Studying breast cancer resistance to tamoxifen
- Researcher: Dr Colin Clyne
- Institution: Prince Henrys Institute
- Award Amount: £210,816 for 3 years from June 2013
- Cancer Type: Breast Cancer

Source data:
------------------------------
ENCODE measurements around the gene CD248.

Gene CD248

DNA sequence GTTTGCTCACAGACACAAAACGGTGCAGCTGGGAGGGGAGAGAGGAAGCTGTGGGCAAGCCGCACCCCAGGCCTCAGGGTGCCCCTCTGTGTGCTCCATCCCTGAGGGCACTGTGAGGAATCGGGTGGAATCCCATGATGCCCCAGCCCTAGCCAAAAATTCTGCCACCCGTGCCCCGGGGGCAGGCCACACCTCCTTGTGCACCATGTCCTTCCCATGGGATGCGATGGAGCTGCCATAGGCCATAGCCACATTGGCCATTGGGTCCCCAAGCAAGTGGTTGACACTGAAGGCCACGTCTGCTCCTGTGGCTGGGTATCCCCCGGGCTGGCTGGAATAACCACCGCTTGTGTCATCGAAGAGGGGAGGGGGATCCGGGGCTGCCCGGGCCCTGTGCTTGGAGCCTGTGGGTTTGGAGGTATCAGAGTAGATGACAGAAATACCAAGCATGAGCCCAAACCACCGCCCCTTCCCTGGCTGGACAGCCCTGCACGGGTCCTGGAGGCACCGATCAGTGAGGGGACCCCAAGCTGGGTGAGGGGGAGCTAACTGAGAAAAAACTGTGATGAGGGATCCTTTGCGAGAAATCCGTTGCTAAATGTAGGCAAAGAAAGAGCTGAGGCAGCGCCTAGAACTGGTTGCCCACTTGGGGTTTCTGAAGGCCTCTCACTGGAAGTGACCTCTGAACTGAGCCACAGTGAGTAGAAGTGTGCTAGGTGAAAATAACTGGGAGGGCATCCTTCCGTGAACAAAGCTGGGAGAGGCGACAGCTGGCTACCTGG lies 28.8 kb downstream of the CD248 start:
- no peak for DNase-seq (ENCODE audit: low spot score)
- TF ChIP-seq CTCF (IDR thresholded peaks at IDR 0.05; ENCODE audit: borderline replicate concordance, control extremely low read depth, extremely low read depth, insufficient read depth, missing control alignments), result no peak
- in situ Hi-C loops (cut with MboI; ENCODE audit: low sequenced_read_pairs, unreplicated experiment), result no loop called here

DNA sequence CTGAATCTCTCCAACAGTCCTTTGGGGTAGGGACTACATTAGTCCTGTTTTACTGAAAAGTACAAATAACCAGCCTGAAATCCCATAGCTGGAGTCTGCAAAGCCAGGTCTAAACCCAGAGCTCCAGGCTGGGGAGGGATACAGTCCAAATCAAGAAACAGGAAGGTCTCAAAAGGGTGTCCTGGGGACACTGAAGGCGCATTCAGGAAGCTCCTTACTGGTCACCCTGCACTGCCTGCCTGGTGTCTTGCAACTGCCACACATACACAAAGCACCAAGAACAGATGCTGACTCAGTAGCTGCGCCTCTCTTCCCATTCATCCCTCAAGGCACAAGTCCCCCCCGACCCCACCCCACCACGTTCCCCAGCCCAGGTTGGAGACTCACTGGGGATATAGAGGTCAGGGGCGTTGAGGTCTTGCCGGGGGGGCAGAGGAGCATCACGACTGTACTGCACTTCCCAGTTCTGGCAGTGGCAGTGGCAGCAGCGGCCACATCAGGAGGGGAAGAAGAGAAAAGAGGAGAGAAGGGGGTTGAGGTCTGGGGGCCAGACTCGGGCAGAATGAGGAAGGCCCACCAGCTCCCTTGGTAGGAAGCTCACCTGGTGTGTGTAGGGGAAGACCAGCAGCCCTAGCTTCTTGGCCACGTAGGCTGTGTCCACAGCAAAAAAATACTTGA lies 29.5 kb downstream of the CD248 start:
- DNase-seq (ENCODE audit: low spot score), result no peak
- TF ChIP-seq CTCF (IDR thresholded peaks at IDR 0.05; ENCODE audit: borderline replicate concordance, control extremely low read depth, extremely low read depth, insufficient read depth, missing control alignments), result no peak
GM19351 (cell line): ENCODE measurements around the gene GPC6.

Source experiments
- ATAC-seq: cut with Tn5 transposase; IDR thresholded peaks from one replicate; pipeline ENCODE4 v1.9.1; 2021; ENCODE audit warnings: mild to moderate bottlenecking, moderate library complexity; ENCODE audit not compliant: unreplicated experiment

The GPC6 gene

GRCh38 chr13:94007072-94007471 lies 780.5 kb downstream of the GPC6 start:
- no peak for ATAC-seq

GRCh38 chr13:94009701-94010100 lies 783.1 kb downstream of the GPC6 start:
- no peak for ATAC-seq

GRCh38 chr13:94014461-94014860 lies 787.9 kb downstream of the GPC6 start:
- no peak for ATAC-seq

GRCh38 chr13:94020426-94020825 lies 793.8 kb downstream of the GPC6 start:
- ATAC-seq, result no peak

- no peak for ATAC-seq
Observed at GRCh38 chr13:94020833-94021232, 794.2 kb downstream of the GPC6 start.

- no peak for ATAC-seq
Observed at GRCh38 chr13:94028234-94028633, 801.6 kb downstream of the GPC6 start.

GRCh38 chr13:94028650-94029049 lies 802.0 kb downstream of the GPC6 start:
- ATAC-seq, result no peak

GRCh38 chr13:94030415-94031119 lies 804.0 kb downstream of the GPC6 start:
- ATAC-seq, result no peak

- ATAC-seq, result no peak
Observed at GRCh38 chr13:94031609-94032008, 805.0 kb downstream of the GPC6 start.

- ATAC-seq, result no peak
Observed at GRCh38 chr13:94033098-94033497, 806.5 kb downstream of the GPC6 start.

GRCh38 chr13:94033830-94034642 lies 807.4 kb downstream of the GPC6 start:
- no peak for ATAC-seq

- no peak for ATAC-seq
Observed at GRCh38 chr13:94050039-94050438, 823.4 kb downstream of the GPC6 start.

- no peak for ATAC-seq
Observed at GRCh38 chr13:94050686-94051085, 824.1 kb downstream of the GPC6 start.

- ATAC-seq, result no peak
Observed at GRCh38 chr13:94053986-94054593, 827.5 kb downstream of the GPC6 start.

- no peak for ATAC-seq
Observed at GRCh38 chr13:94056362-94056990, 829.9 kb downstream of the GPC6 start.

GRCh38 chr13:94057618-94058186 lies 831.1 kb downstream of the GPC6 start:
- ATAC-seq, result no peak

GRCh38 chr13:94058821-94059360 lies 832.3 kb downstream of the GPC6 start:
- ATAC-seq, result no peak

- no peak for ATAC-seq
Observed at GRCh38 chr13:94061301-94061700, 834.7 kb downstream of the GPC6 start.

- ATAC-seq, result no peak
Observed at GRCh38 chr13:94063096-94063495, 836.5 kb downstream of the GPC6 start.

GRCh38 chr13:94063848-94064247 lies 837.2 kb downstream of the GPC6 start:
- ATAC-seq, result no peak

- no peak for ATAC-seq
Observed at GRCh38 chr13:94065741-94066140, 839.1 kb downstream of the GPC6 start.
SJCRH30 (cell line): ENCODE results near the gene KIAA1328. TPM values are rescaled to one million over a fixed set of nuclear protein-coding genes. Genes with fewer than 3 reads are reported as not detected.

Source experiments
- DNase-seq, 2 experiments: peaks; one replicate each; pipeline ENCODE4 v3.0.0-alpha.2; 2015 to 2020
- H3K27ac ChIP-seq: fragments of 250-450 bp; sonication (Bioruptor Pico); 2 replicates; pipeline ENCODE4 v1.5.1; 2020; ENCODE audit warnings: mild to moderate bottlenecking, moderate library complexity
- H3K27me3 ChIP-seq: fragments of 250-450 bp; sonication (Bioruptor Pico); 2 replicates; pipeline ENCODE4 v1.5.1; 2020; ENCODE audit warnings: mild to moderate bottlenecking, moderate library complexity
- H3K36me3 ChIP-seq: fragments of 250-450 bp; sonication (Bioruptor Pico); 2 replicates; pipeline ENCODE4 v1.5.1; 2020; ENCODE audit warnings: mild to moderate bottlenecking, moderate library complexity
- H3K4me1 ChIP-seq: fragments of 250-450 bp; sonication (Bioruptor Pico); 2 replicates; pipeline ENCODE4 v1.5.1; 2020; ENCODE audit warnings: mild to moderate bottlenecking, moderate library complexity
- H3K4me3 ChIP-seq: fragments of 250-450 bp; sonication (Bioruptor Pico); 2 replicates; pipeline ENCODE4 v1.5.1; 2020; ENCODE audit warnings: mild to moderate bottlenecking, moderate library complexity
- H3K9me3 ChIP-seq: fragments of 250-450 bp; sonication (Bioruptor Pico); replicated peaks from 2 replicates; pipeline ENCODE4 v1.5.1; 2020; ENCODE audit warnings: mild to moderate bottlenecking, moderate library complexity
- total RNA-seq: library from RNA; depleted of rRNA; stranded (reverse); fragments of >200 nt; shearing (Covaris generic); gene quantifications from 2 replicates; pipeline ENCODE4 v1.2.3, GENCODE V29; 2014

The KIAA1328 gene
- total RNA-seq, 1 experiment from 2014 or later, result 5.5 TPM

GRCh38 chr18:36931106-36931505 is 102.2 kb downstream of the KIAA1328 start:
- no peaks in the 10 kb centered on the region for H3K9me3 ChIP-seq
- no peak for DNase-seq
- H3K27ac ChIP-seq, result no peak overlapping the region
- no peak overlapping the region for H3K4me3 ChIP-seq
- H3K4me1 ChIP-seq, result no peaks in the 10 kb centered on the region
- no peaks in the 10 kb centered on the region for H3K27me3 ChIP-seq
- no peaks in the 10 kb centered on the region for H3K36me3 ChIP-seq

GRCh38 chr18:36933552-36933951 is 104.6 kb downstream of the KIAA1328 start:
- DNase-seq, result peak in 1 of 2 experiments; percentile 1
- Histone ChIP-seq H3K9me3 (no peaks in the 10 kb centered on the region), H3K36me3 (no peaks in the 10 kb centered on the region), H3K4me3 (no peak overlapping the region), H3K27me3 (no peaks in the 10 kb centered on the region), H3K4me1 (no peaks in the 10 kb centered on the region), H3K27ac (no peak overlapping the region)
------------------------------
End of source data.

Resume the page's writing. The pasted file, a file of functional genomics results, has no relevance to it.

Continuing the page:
Most breast cancers rely on a hormone called oestrogen to grow. These cancers can be treated with anti-oestrogen therapies that stop the hormone from working, such as the drug tamoxifen. However, resistance to hormone therapy is very common, and most patients experience the cancer coming back, called a relapse. We do not yet fully understand how cancer cells become resistant to tamoxifen. A protein was recently identified that predicts whether patients treated with tamoxifen are likely to relapse or not. This protein is found in much higher numbers in tamoxifen-resistant breast cancer cells, but it is not yet known how the protein functions and is able to distinguish between cancers that are affected by tamoxifen and those that aren't. Dr Clyne and his team plan to investigate how the protein affects the growth and behaviour of breast cancer cells. They hope that this work will identify new functions for this protein and help us to understand how resistance to tamoxifen happens at a molecular level.
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